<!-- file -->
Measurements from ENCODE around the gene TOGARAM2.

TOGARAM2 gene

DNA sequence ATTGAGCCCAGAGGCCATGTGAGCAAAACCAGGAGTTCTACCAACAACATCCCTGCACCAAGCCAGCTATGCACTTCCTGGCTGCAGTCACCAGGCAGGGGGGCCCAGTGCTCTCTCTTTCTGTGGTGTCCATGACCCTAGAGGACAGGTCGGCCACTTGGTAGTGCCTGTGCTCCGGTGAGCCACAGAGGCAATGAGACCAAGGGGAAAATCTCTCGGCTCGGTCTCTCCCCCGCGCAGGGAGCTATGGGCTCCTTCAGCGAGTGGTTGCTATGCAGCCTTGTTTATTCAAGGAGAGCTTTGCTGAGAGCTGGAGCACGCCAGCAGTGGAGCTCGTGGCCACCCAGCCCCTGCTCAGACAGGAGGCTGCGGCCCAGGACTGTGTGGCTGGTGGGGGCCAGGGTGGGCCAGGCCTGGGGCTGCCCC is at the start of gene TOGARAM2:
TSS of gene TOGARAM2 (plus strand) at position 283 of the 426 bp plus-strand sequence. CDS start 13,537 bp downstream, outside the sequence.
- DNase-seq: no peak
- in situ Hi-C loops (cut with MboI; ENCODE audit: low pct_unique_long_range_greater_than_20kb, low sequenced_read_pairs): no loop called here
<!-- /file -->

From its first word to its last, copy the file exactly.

Measurements from ENCODE around the gene TOGARAM2.

TOGARAM2 gene

DNA sequence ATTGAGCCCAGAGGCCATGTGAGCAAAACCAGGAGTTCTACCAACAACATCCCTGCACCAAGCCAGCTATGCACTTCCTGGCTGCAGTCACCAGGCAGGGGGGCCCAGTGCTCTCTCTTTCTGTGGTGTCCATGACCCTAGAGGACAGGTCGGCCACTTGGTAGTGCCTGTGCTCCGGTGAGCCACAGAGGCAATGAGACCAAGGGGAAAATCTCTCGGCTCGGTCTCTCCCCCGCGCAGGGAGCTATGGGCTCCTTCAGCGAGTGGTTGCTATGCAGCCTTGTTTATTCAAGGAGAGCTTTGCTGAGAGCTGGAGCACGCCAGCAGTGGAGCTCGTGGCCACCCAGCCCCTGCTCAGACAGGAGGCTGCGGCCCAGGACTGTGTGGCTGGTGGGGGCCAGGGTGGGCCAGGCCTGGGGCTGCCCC is at the start of gene TOGARAM2:
TSS of gene TOGARAM2 (plus strand) at position 283 of the 426 bp plus-strand sequence. CDS start 13,537 bp downstream, outside the sequence.
- DNase-seq: no peak
- in situ Hi-C loops (cut with MboI; ENCODE audit: low pct_unique_long_range_greater_than_20kb, low sequenced_read_pairs): no loop called here